If you could do something to prevent cancer, would you want to know? Would you do it?
Studies show that screening for colorectal cancer saves lives. That’s because screenings can detect cancerous cells in their earliest stages, when the disease is easiest to treat, or even pre-cancerous polyps before they turn into cancer. The CDC recommends men and women 50 and older get screened each year.
There are other reasons you might want to start screening sooner – having a close relative that has been diagnosed with colorectal cancer, having inflammatory bowel disease, Crohn’s disease or ulcerative colitis, or if you suffer from other certain genetic syndromes or abnormalities. Talk to your doctor about when to begin screenings, how often and which test is most appropriate for you.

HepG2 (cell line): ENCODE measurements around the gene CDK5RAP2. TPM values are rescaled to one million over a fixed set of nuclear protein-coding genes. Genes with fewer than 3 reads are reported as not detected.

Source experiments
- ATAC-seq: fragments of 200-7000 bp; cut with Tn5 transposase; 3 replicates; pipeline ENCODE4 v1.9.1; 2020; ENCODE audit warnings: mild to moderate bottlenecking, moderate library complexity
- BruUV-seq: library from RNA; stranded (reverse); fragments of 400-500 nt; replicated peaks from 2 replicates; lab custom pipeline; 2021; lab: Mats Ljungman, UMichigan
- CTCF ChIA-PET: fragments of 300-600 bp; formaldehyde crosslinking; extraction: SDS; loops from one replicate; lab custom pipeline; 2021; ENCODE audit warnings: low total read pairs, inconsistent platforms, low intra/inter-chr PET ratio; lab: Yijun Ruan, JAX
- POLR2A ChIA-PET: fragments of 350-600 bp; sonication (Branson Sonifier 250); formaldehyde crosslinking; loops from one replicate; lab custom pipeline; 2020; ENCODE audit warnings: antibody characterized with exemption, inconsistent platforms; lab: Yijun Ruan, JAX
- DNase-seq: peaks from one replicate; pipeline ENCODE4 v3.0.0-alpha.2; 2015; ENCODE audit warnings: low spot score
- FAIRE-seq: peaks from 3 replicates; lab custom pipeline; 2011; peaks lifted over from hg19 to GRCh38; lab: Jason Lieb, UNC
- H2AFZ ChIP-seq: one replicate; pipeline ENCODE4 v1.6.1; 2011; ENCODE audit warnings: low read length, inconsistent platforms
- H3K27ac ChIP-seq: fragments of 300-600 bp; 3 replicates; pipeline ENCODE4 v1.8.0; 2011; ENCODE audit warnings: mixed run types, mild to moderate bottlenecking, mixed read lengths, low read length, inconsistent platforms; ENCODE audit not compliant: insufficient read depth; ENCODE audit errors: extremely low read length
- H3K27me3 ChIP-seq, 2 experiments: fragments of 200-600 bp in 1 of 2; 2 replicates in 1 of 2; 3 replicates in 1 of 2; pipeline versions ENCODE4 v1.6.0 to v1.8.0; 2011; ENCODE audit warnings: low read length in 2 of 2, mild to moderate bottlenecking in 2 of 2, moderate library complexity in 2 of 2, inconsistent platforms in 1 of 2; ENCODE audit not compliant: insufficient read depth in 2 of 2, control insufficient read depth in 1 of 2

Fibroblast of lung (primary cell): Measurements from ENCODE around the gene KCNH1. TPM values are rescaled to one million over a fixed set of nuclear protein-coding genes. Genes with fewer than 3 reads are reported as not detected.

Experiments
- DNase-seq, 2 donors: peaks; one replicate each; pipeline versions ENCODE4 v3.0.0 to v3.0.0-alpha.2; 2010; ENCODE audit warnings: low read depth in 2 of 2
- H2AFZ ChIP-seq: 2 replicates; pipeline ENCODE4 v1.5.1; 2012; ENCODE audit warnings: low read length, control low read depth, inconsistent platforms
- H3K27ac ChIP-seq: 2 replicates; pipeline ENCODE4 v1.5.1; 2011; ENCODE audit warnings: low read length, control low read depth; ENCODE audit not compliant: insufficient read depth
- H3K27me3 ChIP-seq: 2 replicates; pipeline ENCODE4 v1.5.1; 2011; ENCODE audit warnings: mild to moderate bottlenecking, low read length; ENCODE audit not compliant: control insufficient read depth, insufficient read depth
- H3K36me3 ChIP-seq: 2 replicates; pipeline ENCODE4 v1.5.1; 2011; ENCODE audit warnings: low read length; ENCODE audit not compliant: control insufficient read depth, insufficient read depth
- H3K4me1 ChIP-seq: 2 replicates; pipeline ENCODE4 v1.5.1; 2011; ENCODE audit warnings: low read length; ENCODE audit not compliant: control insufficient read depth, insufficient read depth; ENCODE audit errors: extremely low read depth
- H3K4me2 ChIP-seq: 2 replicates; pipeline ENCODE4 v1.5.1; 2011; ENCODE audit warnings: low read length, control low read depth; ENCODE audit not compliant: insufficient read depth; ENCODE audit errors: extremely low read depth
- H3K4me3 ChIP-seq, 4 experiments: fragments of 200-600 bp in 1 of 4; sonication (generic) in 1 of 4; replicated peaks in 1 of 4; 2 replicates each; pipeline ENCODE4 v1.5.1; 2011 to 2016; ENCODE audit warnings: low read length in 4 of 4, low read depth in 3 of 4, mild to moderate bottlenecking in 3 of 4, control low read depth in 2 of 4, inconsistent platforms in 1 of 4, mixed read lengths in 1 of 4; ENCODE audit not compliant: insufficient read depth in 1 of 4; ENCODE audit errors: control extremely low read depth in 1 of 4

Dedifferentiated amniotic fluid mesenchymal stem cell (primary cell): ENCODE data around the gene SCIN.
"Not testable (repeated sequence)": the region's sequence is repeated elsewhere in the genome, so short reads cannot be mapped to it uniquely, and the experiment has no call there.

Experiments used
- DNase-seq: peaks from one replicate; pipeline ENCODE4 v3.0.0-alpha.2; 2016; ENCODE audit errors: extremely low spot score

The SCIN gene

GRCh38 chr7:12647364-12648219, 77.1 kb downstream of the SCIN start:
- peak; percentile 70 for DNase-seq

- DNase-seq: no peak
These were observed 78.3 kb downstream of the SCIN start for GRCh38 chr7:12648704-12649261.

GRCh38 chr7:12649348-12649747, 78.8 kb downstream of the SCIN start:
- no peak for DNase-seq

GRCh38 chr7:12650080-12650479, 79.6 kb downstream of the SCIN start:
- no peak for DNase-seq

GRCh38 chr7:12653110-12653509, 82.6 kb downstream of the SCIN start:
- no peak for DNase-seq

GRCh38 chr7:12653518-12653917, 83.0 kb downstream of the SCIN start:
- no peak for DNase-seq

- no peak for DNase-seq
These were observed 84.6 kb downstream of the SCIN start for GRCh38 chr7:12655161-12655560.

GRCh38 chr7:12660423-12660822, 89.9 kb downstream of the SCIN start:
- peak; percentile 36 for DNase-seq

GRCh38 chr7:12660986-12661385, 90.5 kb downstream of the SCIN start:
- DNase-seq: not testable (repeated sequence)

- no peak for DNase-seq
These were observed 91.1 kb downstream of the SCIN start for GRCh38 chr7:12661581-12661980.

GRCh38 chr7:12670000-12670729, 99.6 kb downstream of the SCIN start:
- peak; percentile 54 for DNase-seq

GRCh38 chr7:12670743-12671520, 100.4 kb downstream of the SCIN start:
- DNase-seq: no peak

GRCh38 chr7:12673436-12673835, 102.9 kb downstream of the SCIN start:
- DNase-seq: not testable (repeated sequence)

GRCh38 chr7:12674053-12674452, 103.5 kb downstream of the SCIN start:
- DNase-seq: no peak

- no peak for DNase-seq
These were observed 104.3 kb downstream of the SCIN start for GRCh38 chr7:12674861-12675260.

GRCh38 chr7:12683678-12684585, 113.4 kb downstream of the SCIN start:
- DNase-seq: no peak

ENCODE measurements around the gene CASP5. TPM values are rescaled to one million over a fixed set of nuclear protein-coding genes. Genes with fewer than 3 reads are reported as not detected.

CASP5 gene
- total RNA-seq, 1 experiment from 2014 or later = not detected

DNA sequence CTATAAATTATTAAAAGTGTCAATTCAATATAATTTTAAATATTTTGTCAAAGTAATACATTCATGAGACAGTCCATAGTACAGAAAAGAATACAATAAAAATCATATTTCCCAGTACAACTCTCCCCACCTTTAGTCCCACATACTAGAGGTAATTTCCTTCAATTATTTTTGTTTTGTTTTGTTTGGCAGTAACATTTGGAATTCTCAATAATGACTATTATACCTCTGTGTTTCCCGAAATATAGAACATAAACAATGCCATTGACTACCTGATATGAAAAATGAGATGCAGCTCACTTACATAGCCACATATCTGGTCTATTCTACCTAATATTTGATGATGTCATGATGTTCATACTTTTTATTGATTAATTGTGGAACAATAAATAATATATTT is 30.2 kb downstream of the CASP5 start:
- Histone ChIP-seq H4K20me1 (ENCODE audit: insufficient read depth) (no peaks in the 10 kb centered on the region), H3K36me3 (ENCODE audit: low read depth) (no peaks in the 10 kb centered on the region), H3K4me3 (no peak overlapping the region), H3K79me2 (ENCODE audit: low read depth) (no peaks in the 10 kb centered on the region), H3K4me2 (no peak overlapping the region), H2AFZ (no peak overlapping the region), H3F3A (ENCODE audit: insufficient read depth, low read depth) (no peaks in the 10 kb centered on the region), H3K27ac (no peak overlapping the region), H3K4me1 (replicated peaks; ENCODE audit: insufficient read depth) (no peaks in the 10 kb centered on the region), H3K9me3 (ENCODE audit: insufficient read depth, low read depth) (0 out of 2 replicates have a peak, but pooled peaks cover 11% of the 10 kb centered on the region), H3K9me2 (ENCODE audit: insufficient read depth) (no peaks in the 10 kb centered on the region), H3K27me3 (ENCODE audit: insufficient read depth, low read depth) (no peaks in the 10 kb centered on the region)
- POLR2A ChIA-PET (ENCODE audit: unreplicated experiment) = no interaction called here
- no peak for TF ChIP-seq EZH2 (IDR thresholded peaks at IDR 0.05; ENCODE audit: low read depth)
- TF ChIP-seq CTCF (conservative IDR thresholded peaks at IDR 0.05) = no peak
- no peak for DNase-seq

In the early stages of colorectal cancer, most people experience no symptoms that would lead them to believe they have the disease, which is why screenings are the best form of early detection available. Further, most cases of colorectal cancer occur in people who have no family history, which are usually the people who see themselves as less likely targets.
In addition to screenings for early detection, here are a few other ways you can protect yourself against colorectal cancer:
- Increase physical activity
- Eat a balanced, healthy diet
- Limit alcohol consumption
- Avoid tobacco and quit smoking
- Be familiar with symptoms and warning signs
Colorectal cancer is the second leading cause of cancer death in the U.S., but it doesn’t have to be. The most important thing you can do is to be proactive in protecting your health. Don’t let fear or uncertainty outweigh the benefits of getting screened for colorectal cancer. It could save your life.